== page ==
Picoplankton diversity in the South-East Pacific Ocean from cultures
- 1Station Biologique de Roscoff, UMR 7144, CNRS et Université Pierre et Marie Curie, Place G. Tessier, 29682, Roscoff, France
- 2present address: Max Planck Institute for Marine Microbiology, Celsius Strasse 1, 28359 Bremen, Germany
Abstract. In late 2004, the BIOSOPE cruise sailed between the equatorial influenced waters off the Marquesas Islands and the nutrient enriched waters of the Chilean upwelling. Along the way, it explored the Southeast Pacific gyre centred around Easter Island, which is probably the most oligotrophic oceanic region on earth. During this cruise, we undertook a vigorous effort to isolate novel photosynthetic picoplanktonic eukaryotes. Two strategies were attempted on board: enrichment of filtered samples with culture medium and sorting of specific populations by flow cytometry based on size and chlorophyll fluorescence. Over 1900 pre-cultures were started and then further purified by flow cytometry, serial dilution or pipette isolation to yield a total of 212 strains. These strains were characterized morphologically and for more than 50% of them, genetically, through partial sequencing of the 18 S rRNA gene.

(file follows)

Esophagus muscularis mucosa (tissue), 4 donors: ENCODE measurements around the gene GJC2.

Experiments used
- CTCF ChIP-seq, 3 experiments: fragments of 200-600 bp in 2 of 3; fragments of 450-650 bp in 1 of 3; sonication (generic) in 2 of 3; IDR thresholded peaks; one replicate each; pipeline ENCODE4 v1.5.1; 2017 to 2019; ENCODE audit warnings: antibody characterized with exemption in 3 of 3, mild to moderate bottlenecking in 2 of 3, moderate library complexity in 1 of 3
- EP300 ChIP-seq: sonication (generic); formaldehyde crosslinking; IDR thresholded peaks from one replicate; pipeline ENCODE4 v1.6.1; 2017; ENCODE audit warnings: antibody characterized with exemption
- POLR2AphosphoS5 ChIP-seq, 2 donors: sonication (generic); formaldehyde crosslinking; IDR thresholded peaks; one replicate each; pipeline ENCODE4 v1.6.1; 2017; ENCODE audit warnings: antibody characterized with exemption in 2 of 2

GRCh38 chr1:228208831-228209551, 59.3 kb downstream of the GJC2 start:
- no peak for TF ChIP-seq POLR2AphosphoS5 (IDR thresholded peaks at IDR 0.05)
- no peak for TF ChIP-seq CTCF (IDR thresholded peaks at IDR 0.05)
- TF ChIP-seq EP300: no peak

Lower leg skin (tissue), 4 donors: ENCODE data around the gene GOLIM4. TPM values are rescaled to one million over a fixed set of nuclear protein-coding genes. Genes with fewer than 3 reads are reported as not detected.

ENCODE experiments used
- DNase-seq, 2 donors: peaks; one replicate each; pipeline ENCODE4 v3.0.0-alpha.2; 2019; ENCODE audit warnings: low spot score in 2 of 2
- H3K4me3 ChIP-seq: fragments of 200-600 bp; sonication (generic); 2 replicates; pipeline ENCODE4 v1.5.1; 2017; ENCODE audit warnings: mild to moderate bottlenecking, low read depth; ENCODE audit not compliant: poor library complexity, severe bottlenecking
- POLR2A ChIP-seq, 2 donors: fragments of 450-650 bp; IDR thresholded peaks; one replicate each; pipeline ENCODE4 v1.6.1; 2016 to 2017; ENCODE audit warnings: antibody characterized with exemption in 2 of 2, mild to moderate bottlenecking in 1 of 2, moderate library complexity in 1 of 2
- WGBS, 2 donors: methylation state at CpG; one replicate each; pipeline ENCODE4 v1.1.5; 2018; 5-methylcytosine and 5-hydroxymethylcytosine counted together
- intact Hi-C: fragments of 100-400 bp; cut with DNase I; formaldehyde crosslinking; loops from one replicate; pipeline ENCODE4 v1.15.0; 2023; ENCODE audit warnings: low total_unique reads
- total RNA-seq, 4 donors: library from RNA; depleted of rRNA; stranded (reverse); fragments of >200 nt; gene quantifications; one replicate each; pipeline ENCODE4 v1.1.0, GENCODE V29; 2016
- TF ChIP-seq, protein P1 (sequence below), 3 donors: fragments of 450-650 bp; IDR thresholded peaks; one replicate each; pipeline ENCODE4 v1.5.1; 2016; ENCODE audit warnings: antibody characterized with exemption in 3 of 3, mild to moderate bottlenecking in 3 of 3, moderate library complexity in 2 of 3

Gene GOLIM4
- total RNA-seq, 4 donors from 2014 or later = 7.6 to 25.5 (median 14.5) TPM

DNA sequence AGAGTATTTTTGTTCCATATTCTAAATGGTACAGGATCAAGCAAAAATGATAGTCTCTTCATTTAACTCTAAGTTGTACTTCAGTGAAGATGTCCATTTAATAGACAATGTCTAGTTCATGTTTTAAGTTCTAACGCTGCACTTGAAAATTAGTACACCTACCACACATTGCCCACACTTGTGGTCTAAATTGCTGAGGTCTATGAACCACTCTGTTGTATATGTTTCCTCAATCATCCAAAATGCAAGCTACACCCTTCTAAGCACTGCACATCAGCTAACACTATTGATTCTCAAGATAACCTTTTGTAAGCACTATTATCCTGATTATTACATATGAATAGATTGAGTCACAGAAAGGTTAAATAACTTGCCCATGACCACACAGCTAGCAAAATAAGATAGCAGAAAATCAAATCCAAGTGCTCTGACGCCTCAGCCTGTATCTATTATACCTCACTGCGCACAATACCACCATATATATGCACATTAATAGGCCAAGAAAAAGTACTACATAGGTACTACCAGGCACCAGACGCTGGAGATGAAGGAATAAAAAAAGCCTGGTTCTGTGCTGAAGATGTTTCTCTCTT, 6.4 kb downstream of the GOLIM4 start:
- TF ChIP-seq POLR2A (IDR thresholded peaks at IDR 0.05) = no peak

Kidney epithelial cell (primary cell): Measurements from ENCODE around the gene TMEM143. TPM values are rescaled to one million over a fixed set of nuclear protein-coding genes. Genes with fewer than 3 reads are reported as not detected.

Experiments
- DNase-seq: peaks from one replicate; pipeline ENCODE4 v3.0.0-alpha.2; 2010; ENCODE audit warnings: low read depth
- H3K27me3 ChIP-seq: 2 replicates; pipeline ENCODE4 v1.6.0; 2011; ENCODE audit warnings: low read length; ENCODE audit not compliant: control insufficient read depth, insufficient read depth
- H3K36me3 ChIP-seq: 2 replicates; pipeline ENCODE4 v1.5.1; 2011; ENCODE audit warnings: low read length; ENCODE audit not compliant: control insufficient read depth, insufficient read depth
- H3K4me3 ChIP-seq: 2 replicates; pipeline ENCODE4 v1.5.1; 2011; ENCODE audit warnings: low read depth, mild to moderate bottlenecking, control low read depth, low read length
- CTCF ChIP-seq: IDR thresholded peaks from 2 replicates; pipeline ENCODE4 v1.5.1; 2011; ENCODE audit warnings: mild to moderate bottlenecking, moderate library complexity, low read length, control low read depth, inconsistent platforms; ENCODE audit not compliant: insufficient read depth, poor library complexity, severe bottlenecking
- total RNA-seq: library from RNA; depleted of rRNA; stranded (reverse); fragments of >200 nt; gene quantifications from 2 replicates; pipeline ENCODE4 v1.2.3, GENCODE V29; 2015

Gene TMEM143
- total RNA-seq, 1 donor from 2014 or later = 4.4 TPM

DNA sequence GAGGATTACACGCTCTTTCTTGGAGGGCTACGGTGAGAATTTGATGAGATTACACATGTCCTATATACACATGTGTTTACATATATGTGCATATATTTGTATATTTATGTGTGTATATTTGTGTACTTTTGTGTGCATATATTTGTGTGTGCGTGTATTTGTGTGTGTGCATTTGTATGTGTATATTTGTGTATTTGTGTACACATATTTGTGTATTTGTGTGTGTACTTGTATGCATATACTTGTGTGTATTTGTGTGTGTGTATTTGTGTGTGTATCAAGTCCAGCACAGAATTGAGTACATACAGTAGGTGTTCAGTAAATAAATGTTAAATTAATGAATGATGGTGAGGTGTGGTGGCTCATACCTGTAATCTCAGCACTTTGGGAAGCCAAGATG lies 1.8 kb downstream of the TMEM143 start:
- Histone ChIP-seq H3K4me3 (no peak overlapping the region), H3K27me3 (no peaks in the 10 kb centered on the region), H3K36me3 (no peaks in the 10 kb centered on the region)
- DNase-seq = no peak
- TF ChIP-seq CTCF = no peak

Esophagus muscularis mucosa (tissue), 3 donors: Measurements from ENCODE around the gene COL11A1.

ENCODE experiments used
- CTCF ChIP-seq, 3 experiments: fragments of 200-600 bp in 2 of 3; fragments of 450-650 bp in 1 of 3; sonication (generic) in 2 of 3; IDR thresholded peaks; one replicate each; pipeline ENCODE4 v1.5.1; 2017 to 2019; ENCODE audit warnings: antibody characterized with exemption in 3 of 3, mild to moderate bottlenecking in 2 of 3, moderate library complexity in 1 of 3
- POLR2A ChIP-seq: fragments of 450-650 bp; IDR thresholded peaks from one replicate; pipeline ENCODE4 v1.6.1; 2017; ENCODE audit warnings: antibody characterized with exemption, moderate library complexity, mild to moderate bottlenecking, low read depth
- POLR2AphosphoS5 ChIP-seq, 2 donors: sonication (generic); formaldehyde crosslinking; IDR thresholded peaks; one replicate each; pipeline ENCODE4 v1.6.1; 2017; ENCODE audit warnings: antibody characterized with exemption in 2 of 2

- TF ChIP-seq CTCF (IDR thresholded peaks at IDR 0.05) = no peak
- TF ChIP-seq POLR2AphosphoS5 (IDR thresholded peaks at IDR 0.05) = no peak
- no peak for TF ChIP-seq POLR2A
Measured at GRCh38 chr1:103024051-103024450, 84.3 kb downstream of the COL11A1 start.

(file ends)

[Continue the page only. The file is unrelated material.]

Among the characterized strains, the largest number belongs to stramenopiles (Heterokontophyta) with a record of 38 strains belonging to the species Pelagomonas calceolata (Pelagophyceae). Strains from the recently described genera Bolidomonas and Florenciella have been re-isolated for the first time since their description. Two other abundant groups are the Chlorophyta, especially Prasinophyceae, and the Haptophyta, especially the genera Phaeocystis and Emiliania. A limited number of heterotrophic flagellates have also been isolated, all of them belonging to groups containing known species. Finally, over a dozen of unicellular cyanobacterial Synechococcus strains have been obtained, some forming unusual short chains.
Overall our strategy was quite successful since it allowed us to isolate a large number of picoplankton strains. Still it failed in two respects. First, apparently very few novel taxa have been obtained. One set of strains is related to Prasinoderma coloniale (Prasinococcales, Prasinophyceae) but their sequences are sufficiently different from the latter to probably belong to a new genus or species. The sequences of two other strains, unfortunately later lost, were phylogenetically affiliated to stramenopile environmental sequences, probably corresponding to a new algal class. Second, very few strains have been obtained from the very oligotrophic central gyre itself. In order to be successful, future work in similar waters should probably combine flow cytometry sorting with culture media and cultivation approaches specifically developed for oligotrophic water species.